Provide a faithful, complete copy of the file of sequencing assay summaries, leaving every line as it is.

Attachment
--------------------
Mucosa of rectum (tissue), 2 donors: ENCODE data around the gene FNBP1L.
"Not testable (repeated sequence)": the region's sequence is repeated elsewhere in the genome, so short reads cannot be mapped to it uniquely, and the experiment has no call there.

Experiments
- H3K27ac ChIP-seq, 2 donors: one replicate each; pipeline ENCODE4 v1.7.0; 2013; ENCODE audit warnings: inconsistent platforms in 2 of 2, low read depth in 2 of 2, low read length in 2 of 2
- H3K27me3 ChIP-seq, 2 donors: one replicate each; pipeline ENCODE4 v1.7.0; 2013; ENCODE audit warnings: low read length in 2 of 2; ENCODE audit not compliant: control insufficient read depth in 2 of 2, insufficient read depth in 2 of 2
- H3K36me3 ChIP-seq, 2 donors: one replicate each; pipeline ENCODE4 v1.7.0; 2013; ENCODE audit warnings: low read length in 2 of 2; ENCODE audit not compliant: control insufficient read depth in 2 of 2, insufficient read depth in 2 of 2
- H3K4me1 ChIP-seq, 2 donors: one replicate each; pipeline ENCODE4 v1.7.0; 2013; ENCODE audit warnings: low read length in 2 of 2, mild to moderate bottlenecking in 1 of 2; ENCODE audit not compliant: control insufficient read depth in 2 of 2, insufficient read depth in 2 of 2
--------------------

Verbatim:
Mucosa of rectum (tissue), 2 donors: ENCODE data around the gene FNBP1L.
"Not testable (repeated sequence)": the region's sequence is repeated elsewhere in the genome, so short reads cannot be mapped to it uniquely, and the experiment has no call there.

Experiments
- H3K27ac ChIP-seq, 2 donors: one replicate each; pipeline ENCODE4 v1.7.0; 2013; ENCODE audit warnings: inconsistent platforms in 2 of 2, low read depth in 2 of 2, low read length in 2 of 2
- H3K27me3 ChIP-seq, 2 donors: one replicate each; pipeline ENCODE4 v1.7.0; 2013; ENCODE audit warnings: low read length in 2 of 2; ENCODE audit not compliant: control insufficient read depth in 2 of 2, insufficient read depth in 2 of 2
- H3K36me3 ChIP-seq, 2 donors: one replicate each; pipeline ENCODE4 v1.7.0; 2013; ENCODE audit warnings: low read length in 2 of 2; ENCODE audit not compliant: control insufficient read depth in 2 of 2, insufficient read depth in 2 of 2
- H3K4me1 ChIP-seq, 2 donors: one replicate each; pipeline ENCODE4 v1.7.0; 2013; ENCODE audit warnings: low read length in 2 of 2, mild to moderate bottlenecking in 1 of 2; ENCODE audit not compliant: control insufficient read depth in 2 of 2, insufficient read depth in 2 of 2